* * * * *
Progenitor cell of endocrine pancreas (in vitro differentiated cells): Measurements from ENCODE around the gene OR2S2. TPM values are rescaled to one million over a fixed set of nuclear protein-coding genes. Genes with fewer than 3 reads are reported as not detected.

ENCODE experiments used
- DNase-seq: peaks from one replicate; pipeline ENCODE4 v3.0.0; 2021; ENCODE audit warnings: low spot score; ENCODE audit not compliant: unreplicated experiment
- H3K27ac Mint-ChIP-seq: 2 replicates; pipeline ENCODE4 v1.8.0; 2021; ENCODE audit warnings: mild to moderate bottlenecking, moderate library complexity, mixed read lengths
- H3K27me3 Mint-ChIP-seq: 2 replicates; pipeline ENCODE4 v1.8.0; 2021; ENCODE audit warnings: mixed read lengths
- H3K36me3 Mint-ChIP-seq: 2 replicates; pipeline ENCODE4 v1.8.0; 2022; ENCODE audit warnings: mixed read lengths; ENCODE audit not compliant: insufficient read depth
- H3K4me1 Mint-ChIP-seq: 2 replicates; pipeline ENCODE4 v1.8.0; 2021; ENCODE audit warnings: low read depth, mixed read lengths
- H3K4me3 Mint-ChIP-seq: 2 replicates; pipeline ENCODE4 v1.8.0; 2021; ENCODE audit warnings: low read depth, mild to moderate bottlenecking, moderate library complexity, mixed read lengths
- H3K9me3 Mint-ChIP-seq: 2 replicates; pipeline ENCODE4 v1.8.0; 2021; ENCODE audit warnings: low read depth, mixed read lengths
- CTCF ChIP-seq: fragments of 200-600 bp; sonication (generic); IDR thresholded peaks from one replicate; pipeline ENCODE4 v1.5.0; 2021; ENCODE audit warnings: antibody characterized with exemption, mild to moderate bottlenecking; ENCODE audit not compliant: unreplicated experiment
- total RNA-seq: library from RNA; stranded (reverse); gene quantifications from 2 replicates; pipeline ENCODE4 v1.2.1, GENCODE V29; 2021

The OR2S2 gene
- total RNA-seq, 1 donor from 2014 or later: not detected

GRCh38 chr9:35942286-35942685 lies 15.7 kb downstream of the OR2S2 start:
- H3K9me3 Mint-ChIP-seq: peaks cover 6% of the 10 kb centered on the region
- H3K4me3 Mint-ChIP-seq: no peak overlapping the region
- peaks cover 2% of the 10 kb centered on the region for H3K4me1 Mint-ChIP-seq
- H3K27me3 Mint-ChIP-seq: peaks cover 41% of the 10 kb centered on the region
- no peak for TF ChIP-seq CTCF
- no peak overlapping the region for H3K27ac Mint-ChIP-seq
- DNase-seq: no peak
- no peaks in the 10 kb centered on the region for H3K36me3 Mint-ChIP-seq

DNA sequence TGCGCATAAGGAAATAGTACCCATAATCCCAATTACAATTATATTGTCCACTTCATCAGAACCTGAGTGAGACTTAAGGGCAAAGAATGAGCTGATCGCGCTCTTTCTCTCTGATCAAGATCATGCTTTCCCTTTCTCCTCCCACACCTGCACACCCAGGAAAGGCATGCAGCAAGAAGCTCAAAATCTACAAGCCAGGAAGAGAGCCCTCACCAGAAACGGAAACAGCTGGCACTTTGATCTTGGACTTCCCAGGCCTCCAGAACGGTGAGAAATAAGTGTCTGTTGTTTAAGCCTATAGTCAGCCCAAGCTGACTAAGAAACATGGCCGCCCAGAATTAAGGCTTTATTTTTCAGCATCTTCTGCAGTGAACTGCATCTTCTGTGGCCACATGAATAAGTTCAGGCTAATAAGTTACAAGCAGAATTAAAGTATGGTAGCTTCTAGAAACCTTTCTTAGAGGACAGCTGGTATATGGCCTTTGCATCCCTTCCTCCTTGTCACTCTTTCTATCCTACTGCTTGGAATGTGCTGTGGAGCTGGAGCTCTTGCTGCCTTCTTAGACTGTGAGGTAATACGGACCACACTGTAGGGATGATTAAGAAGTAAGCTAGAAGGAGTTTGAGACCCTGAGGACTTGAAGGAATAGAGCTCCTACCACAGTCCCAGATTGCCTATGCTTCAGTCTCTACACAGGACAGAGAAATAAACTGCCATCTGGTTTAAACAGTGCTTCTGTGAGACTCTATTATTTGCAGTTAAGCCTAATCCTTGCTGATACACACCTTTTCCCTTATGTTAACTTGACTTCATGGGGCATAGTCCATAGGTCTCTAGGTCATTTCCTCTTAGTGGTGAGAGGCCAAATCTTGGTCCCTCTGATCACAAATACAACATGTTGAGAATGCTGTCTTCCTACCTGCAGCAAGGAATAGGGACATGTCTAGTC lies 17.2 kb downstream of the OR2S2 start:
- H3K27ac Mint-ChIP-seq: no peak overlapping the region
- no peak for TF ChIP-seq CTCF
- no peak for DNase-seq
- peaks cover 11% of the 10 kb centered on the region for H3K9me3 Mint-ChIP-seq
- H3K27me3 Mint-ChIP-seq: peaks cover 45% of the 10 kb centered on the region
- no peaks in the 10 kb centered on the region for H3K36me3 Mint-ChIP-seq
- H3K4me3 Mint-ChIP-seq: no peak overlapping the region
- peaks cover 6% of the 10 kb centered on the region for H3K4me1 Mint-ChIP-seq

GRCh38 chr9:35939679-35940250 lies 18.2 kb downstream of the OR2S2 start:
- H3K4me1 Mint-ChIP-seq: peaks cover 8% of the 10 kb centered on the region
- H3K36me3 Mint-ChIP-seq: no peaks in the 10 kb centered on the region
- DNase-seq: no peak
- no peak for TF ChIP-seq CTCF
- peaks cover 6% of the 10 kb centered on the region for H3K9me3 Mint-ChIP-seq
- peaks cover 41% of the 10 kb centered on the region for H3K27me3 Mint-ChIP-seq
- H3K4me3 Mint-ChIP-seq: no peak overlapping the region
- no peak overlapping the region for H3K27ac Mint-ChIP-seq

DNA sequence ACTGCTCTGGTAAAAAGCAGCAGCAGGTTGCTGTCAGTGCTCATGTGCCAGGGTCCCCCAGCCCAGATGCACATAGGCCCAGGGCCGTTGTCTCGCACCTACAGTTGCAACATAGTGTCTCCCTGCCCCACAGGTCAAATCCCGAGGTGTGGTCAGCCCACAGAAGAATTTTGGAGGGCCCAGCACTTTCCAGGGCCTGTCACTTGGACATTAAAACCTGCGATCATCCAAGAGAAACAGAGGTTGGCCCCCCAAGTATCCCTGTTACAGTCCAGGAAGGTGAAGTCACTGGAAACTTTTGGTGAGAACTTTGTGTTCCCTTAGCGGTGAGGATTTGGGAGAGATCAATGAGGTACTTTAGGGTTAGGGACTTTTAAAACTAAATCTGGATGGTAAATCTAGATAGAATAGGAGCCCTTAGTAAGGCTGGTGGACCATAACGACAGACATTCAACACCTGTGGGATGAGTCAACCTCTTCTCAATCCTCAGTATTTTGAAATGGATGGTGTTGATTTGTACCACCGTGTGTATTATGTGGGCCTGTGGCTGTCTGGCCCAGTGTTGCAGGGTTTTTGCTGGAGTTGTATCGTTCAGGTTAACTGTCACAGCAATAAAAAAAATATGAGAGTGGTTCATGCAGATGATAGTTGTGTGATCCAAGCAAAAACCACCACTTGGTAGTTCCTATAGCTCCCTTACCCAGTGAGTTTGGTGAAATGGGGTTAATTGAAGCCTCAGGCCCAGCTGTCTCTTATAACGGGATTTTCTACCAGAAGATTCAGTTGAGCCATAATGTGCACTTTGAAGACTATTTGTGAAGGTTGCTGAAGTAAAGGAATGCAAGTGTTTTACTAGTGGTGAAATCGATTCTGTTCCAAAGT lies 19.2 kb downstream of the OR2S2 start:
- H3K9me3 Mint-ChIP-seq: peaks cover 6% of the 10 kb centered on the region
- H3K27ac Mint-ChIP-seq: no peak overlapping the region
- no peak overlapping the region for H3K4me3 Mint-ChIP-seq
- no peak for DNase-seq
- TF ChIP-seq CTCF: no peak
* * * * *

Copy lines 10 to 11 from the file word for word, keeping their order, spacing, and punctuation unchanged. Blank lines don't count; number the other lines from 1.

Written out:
- CTCF ChIP-seq: fragments of 200-600 bp; sonication (generic); IDR thresholded peaks from one replicate; pipeline ENCODE4 v1.5.0; 2021; ENCODE audit warnings: antibody characterized with exemption, mild to moderate bottlenecking; ENCODE audit not compliant: unreplicated experiment
- total RNA-seq: library from RNA; stranded (reverse); gene quantifications from 2 replicates; pipeline ENCODE4 v1.2.1, GENCODE V29; 2021